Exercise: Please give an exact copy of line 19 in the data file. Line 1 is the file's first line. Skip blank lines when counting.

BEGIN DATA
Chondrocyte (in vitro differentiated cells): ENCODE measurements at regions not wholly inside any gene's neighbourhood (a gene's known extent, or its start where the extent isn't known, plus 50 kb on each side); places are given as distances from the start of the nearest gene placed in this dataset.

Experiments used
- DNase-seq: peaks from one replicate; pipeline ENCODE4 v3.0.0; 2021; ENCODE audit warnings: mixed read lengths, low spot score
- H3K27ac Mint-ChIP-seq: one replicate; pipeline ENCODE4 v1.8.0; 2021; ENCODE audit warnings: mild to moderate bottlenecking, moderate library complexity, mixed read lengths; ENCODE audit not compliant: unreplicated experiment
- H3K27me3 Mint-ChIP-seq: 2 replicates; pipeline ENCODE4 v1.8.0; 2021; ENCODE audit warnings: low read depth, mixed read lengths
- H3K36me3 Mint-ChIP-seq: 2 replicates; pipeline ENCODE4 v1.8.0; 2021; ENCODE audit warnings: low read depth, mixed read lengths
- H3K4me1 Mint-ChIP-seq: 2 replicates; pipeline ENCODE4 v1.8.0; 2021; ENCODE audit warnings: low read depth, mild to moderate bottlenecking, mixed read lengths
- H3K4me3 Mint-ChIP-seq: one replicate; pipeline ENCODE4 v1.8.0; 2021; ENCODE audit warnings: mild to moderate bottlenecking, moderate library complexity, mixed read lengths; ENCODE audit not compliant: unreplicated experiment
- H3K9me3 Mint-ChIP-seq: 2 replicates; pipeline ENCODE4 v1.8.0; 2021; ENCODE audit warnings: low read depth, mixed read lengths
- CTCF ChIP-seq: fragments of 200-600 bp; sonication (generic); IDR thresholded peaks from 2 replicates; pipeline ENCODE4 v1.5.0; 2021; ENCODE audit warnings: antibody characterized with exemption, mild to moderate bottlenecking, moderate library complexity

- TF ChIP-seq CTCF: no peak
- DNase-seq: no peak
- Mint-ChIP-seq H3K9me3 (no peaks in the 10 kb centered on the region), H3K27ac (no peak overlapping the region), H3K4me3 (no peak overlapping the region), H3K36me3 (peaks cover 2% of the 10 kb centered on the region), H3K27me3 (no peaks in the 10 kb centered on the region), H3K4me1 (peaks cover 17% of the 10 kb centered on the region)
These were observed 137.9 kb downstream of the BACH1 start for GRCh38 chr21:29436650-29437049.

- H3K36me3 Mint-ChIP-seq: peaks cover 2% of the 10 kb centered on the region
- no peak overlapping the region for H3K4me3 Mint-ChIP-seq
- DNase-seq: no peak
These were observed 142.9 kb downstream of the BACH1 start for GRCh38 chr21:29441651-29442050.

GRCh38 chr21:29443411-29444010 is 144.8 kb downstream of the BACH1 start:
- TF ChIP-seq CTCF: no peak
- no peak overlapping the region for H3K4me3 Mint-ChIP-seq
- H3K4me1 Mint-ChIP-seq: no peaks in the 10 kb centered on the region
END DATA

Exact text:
GRCh38 chr21:29443411-29444010 is 144.8 kb downstream of the BACH1 start: